I recall the first conversation I had with one of my mentors, Elizabeth Purvis, the creator of Goddess Business School. She asked me an important question that gave me a paradigm shift:

“If it wasn’t a matter of money, is the opportunity something you would say yes to?”

The thing is, one’s “Afford Ability” is about sourcing what you need to be able to say “yes” to the right opportunities that come along. The opportunities which reflect the life experiences you value at your core. Therefore, when you use “affordability” as a crutch to deny yourself what you really want to create in the world, it says a whole lot more about you than about the person making the offer.

Your Moneta Maneuver:

The next time you hear yourself saying “I can’t afford it” in any of its forms, take a moment and jot down your feelings and see if you can figure out where those thoughts are coming from? What old, outmoded belief are you hanging onto that needs to be weeded from the garden of your life? From where did you harvest that belief? Keep writing until you’ve got it all down.

Then be very, very brave, and choose to let it go.

Abundantly yours, Sherri

In January, She Dreams: An Invitation to Wisdom

In Appalachia in winter, the days dawn with a bright yellow white light that glistens off the damp ground. Snowfall, an invitation to deep insight and inner wisdom, encourages us to shift from planning to doing, from note taking to writing, from inaction to action. As the Epiphany window closes, the door to the next phase of our path and work opens with Capricorn new moon, then unfolds with the sun in Aquarius, followed by a Leo full moon.

Beginner’s mind belongs to the fool, the one who is ignorant of what the future holds, but remains filled with optimism at the journey ahead. As initiates, we enter anew the journey toward Sophia, the divine feminine experience of wisdom.

The Tao Te Ching tells us, “Experience is a river bed. Its source hidden, forever flowing: its entrance, the root of the world. The Way moves within it. Draw upon it; it will not run dry.”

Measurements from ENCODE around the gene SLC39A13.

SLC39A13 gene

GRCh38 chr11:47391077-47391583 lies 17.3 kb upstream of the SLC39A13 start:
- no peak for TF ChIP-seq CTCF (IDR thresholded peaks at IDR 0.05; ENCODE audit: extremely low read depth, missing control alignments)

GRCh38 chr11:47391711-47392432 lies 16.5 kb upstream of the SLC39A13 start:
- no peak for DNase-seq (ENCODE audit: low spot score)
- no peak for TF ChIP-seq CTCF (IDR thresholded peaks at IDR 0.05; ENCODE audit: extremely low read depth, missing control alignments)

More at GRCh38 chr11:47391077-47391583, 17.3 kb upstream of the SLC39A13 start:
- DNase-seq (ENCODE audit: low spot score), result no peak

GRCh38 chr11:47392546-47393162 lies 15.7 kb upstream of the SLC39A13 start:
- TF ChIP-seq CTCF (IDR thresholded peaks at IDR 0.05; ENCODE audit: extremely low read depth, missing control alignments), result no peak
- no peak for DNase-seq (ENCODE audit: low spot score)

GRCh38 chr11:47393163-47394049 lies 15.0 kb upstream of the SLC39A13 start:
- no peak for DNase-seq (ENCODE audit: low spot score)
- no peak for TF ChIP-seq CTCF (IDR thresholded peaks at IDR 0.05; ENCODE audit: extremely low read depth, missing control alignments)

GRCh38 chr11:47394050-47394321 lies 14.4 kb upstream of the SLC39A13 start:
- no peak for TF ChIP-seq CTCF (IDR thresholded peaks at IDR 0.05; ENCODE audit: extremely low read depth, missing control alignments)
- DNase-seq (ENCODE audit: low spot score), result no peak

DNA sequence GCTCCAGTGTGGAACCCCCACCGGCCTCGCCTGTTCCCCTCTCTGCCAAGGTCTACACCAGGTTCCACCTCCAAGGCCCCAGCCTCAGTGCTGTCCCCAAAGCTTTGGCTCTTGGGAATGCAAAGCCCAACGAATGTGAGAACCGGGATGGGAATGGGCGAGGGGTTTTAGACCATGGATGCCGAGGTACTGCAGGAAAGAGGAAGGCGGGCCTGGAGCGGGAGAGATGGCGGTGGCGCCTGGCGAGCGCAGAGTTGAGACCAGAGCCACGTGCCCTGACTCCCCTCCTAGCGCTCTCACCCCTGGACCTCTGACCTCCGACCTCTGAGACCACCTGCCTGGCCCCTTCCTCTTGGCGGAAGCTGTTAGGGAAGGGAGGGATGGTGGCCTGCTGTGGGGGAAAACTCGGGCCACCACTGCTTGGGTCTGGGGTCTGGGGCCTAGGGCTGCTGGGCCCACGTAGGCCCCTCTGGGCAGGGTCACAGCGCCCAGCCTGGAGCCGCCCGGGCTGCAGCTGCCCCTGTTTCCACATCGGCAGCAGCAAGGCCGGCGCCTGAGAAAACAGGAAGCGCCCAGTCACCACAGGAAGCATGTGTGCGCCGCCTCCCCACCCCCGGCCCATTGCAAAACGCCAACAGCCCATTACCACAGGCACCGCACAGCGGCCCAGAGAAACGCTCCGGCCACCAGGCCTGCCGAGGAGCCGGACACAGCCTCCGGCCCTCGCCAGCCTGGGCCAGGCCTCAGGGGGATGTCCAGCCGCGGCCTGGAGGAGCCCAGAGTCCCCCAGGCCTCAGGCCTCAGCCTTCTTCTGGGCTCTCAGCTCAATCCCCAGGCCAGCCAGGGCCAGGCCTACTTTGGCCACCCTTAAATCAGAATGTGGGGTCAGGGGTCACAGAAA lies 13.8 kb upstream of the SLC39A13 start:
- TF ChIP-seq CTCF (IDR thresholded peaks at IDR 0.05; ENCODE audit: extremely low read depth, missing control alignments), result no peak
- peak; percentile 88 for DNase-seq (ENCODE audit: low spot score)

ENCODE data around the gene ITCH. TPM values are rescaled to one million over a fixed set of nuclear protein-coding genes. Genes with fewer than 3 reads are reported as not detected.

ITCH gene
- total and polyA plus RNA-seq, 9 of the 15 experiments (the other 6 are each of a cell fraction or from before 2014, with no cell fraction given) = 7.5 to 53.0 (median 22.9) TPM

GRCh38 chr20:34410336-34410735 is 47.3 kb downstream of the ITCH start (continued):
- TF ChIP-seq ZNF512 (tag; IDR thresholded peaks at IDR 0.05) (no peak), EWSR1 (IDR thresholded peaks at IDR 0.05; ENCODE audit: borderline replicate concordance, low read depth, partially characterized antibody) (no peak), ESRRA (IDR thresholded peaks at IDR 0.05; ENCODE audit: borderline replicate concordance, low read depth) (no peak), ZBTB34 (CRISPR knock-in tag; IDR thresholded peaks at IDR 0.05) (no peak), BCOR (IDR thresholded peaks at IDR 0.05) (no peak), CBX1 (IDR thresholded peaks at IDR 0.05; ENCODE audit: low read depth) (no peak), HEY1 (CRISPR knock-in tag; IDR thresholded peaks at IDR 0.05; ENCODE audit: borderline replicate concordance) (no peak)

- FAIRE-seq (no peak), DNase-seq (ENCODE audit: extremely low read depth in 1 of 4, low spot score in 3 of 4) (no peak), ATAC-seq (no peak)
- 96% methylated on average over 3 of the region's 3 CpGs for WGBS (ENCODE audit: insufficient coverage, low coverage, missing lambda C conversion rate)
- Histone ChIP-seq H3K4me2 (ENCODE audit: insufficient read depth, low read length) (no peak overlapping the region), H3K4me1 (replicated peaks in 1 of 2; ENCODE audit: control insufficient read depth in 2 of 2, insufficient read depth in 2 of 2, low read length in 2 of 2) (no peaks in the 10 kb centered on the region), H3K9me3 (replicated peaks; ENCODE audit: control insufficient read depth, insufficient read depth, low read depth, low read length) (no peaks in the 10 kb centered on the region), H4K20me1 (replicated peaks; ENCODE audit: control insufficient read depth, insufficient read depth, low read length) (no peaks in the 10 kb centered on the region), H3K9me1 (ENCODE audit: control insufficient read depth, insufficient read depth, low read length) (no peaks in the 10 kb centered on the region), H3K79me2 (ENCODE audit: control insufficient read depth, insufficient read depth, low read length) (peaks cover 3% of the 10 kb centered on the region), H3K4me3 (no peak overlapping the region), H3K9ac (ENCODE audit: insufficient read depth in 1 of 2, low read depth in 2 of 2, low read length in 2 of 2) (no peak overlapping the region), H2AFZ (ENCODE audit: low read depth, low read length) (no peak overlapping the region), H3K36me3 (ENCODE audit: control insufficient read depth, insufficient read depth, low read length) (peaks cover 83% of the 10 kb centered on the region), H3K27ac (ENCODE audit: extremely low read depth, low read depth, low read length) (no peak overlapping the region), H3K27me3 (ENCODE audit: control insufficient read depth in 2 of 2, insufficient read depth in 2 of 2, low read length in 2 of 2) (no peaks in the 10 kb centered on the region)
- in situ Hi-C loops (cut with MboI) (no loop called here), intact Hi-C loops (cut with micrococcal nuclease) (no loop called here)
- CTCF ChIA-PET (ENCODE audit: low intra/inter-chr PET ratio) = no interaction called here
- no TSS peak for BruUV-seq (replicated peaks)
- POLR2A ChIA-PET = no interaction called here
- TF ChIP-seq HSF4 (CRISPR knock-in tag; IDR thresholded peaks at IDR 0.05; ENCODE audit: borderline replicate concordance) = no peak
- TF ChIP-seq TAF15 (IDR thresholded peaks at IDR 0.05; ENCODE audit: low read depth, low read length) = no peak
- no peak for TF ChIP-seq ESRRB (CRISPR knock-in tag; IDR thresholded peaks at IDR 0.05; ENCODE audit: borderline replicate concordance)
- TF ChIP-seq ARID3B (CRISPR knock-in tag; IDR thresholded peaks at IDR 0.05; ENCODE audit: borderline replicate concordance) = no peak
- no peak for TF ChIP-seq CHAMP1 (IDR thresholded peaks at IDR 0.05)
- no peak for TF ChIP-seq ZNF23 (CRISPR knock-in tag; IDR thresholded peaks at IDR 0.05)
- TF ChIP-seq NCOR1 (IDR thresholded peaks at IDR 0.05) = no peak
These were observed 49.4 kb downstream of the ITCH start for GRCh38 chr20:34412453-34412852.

CypressSatillaRiver

A Stand of Cypress on the Satilla River, Georgia

In my mind’s eye, the tannin-amber mirror of the rivers of my native south Georgia wend their ways through my veins, carrying me back to source, back to the wisdom of my own experience. Wisdom, then, is an initiation into our relationship with Source. Within the wisdom of our experience lies our path, our unfolding journey within the flow of source energy.

Moneta Movement: An Invitation to Inner Wisdom
This year, I invite you to join me for a journey into abundance, prosperity and mindfulness to deepen and expand our relationship with our inner self and what we manifest in the outer world. This is a cyclical process to strengthen our relationships with spirit and money in business. I hope you, too, will participate in the dance. Here’s what you’ll need:
  • An uninterrupted block of time
  • 2 pieces of music for dancing
  • Optional background music while you work
  • The Initiation Questions (below)
  • Your Journal and favorite pen
  • A Candle or Incense
  • A Glass of Water
Gather everything together into a space where you have room to move and a place to write. Start by preparing the space, lighting the candle or incense, and working with any inspiration or guidance you chose. Put on the first piece of music, and dance to clear space in your body and mind. Then, as the music closes, sit with your journal and answer the questions until each one feels complete. Drink your water, as it will help your thoughts flow. Allow it to nurture you deeply. Pay attention to the places where you feel resistance, and put a STAR by those, as these feelings mask the greatest opportunities for growth in the New Year. When it’s time to put down your pen, dance in the new with the second piece of music you’ve chosen. Dance until you feel inner alignment with the understandings which have emerged.
Moneta Manifestation Questions
Remember, in every end there is a beginning, so the first stage in the “Invitation to Wisdom” is reflection. Your answers may reflect on your personal or professional lives, in whatever way these answers show up.
1. What trials have I met in the previous year?
2. What gifts have I gathered through my experience?
3. What new knowledge have I obtained through coaching, training or education?
4. In ways do I express gratitude for these experiences?
5. How did I celebrate my successes?